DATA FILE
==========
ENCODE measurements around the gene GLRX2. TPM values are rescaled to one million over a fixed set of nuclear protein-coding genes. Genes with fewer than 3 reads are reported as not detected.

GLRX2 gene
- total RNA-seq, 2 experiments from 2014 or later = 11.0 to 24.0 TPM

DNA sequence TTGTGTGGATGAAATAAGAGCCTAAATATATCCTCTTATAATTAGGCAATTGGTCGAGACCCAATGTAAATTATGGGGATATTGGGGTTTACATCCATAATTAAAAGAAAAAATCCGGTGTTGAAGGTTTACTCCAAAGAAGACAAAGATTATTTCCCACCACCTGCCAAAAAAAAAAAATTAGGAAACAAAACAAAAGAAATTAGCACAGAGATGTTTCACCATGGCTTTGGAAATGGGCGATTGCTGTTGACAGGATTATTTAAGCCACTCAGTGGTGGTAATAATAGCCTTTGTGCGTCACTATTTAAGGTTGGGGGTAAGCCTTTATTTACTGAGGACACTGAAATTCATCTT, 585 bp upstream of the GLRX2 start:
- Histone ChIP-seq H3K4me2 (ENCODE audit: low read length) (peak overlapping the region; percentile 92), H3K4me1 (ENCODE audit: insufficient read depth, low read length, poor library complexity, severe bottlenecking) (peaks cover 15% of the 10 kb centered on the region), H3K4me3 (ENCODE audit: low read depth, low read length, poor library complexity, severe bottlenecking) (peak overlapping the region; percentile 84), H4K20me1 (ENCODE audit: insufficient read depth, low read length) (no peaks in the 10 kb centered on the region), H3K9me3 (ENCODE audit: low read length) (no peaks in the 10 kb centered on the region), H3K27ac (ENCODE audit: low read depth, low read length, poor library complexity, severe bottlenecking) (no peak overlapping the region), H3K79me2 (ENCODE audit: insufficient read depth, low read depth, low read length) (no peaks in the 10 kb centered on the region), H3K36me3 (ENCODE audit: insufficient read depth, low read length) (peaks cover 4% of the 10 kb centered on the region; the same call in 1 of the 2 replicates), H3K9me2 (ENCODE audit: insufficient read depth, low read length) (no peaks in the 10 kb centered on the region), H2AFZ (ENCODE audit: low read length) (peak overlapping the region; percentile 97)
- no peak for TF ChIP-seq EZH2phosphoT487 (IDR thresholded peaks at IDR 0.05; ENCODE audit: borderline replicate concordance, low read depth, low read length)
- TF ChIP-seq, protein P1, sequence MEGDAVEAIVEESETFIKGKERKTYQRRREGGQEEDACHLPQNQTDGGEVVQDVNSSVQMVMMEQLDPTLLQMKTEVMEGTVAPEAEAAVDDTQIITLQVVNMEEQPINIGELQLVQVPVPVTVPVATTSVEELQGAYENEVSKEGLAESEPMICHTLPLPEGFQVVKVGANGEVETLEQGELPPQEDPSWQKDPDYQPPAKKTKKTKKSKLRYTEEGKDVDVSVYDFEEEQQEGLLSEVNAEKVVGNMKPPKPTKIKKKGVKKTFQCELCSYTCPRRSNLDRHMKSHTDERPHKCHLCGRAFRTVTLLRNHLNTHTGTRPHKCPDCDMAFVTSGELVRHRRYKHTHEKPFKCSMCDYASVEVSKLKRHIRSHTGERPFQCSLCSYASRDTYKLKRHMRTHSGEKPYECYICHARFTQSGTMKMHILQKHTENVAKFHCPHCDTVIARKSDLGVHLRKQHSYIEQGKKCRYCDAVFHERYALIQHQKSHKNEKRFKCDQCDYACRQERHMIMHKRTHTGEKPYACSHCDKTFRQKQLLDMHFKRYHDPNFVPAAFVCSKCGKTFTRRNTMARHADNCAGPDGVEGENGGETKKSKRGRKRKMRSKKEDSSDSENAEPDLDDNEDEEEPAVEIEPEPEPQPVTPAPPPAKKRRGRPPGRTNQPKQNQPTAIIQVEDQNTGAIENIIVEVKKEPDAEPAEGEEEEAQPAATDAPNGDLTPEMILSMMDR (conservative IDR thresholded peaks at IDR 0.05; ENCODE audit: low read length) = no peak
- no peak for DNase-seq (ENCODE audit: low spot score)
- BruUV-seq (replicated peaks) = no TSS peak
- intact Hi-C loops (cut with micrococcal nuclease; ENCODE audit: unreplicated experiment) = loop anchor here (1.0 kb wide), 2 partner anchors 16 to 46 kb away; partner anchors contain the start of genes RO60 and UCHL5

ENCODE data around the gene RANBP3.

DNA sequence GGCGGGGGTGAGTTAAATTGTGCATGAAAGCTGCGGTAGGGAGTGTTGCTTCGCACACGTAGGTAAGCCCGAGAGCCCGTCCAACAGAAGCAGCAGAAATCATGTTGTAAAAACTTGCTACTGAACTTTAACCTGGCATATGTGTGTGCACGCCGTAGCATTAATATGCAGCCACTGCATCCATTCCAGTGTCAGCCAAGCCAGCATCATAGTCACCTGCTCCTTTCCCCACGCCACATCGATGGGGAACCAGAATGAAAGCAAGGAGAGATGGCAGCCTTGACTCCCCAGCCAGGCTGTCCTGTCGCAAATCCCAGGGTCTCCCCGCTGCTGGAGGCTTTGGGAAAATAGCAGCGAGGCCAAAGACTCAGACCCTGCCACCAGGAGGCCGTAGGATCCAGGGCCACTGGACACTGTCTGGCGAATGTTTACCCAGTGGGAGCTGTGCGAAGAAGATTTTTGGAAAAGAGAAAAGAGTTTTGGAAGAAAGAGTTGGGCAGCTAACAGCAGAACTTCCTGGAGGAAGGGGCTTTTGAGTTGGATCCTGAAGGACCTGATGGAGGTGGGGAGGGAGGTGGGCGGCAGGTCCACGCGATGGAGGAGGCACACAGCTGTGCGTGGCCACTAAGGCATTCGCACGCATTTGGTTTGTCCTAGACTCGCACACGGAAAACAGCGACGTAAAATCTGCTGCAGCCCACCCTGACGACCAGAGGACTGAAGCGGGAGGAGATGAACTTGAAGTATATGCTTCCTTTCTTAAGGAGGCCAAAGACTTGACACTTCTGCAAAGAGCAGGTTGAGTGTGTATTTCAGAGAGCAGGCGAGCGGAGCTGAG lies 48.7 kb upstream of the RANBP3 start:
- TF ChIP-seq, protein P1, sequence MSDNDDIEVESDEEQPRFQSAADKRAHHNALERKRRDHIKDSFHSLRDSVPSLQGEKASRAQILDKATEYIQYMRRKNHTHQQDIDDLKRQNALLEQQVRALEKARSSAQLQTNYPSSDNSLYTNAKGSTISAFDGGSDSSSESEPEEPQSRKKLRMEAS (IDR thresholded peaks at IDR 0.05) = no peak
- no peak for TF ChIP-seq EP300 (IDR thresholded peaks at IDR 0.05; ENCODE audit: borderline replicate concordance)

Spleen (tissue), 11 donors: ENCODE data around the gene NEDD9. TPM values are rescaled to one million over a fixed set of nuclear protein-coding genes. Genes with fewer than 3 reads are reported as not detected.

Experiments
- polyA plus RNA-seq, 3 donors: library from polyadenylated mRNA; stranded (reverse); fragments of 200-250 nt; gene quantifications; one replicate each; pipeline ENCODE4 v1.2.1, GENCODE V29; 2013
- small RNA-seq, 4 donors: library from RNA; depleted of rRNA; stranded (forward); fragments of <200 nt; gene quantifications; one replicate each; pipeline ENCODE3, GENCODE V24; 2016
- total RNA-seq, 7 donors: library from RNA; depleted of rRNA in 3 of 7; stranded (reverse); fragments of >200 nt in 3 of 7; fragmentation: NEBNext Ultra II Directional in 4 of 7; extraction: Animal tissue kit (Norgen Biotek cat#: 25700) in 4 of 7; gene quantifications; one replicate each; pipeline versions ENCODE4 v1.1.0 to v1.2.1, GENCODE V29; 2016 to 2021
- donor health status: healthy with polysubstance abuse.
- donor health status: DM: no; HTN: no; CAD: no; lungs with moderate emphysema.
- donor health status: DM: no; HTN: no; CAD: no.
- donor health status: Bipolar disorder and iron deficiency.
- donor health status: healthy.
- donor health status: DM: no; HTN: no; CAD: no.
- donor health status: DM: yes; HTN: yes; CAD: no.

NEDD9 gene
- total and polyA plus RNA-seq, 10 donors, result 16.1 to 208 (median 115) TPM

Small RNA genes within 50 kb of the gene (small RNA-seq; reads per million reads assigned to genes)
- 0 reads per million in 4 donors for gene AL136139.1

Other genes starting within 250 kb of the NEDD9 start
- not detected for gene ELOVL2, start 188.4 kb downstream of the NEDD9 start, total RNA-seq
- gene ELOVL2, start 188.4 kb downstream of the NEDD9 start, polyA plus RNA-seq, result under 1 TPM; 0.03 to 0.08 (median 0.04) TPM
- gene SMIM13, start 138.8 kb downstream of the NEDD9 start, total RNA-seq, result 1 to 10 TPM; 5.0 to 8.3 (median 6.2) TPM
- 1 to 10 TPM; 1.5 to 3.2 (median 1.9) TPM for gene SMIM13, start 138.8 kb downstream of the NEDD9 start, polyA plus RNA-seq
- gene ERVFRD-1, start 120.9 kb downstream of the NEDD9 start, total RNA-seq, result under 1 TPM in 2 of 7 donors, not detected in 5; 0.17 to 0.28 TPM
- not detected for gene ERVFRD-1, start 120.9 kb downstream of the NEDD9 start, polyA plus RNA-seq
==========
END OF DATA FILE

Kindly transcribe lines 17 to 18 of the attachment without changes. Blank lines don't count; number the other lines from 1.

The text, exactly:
- polyA plus RNA-seq, 3 donors: library from polyadenylated mRNA; stranded (reverse); fragments of 200-250 nt; gene quantifications; one replicate each; pipeline ENCODE4 v1.2.1, GENCODE V29; 2013
- small RNA-seq, 4 donors: library from RNA; depleted of rRNA; stranded (forward); fragments of <200 nt; gene quantifications; one replicate each; pipeline ENCODE3, GENCODE V24; 2016